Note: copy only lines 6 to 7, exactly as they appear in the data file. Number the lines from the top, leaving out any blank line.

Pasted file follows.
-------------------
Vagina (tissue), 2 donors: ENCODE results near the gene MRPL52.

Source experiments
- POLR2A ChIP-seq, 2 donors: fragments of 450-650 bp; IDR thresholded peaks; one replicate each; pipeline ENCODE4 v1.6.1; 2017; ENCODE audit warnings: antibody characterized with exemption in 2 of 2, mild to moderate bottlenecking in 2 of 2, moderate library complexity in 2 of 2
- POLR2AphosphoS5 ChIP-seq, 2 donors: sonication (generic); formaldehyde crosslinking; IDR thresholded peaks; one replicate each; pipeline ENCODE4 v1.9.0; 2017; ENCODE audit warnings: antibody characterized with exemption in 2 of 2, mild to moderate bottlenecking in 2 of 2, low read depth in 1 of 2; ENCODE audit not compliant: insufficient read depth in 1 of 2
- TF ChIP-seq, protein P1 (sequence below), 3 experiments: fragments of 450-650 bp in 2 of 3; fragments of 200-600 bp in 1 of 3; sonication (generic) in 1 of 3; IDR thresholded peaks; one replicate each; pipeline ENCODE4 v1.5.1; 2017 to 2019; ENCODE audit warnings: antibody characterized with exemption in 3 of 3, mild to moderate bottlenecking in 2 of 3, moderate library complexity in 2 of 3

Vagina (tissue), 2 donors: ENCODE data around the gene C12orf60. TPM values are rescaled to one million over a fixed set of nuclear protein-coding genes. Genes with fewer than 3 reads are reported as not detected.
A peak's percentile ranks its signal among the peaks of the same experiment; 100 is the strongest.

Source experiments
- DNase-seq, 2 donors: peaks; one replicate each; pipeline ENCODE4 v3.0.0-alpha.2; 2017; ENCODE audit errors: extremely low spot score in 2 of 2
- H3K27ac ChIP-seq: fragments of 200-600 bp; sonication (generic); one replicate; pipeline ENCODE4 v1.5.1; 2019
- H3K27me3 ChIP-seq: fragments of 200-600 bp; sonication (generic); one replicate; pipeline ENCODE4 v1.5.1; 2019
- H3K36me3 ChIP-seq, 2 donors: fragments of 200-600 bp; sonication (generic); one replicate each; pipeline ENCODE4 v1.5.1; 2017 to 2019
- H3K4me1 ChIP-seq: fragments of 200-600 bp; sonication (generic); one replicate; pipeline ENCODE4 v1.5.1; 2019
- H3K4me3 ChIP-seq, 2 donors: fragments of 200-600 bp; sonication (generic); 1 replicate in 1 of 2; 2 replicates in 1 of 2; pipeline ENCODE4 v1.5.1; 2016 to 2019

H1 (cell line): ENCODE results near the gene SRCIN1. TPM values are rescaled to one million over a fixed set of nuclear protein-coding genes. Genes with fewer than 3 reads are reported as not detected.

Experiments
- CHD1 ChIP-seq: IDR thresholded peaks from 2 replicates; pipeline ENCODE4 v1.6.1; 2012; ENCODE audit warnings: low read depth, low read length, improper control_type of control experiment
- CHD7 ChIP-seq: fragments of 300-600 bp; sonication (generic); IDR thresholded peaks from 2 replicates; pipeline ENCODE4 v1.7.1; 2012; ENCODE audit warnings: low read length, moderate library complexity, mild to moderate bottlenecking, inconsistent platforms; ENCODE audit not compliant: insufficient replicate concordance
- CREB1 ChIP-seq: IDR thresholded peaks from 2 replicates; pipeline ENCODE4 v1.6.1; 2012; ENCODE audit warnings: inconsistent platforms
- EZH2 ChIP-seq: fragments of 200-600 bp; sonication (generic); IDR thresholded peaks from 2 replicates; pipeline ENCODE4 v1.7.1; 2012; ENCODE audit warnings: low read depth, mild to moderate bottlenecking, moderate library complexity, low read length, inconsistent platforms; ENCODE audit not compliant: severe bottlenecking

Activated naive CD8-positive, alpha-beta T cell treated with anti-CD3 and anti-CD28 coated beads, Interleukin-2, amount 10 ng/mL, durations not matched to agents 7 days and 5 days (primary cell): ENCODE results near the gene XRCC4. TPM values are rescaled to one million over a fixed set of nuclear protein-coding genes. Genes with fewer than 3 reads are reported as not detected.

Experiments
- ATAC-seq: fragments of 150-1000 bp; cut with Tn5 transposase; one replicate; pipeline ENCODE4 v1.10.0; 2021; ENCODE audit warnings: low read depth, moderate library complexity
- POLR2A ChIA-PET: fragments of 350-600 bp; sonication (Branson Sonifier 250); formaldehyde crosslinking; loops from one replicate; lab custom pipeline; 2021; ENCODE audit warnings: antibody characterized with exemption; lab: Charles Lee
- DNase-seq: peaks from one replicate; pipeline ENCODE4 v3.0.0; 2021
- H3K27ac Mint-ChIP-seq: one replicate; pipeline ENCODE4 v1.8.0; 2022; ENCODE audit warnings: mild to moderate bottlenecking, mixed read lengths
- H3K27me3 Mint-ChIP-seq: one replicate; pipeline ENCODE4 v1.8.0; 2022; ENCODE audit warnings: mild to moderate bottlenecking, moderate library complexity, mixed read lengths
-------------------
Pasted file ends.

Vagina (tissue), 2 donors: ENCODE data around the gene C12orf60. TPM values are rescaled to one million over a fixed set of nuclear protein-coding genes. Genes with fewer than 3 reads are reported as not detected.
A peak's percentile ranks its signal among the peaks of the same experiment; 100 is the strongest.